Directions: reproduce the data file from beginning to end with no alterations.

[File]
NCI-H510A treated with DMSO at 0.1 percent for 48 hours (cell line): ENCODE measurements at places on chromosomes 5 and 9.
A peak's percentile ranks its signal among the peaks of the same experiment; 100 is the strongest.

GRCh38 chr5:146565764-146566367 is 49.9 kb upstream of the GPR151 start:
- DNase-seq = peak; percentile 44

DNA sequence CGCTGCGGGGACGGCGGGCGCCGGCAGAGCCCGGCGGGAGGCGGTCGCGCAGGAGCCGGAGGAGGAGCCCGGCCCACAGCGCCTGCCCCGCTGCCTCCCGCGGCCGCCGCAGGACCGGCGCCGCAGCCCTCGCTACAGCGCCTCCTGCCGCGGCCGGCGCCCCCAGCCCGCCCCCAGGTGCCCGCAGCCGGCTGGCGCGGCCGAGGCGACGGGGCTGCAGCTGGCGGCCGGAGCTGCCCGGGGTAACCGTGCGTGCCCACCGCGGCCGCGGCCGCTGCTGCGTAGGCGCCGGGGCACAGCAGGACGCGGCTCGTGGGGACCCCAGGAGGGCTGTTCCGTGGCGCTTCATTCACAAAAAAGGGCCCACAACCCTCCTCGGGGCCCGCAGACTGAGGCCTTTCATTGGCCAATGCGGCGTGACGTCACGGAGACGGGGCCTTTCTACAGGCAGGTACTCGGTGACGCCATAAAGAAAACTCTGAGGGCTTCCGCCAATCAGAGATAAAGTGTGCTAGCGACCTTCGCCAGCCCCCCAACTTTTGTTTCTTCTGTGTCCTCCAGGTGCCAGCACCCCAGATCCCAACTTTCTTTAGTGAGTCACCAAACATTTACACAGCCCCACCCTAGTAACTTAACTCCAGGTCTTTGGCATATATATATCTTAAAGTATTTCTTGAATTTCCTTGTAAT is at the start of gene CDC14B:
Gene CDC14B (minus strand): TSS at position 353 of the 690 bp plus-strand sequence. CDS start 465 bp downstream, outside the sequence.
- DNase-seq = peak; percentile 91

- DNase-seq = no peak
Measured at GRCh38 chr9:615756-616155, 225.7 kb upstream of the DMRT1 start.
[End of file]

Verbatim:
NCI-H510A treated with DMSO at 0.1 percent for 48 hours (cell line): ENCODE measurements at places on chromosomes 5 and 9.
A peak's percentile ranks its signal among the peaks of the same experiment; 100 is the strongest.

GRCh38 chr5:146565764-146566367 is 49.9 kb upstream of the GPR151 start:
- DNase-seq = peak; percentile 44

DNA sequence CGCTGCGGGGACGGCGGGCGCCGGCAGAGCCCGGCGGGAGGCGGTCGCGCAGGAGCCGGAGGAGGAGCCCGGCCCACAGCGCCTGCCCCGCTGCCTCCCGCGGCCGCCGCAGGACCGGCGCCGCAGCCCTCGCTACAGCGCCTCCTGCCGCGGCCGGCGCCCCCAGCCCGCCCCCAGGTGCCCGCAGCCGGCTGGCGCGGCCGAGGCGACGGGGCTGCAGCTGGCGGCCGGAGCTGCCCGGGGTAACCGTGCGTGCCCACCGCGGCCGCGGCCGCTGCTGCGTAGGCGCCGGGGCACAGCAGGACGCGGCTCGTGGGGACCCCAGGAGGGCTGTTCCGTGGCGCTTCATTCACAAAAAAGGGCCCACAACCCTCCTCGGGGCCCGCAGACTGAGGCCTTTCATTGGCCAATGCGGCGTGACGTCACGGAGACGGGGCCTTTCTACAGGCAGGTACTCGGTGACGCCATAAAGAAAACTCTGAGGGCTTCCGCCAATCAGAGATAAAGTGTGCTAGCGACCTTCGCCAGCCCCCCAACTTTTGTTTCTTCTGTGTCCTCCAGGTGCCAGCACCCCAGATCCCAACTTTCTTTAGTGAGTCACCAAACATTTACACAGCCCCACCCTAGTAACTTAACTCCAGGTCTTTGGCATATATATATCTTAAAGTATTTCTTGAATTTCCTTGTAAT is at the start of gene CDC14B:
Gene CDC14B (minus strand): TSS at position 353 of the 690 bp plus-strand sequence. CDS start 465 bp downstream, outside the sequence.
- DNase-seq = peak; percentile 91

- DNase-seq = no peak
Measured at GRCh38 chr9:615756-616155, 225.7 kb upstream of the DMRT1 start.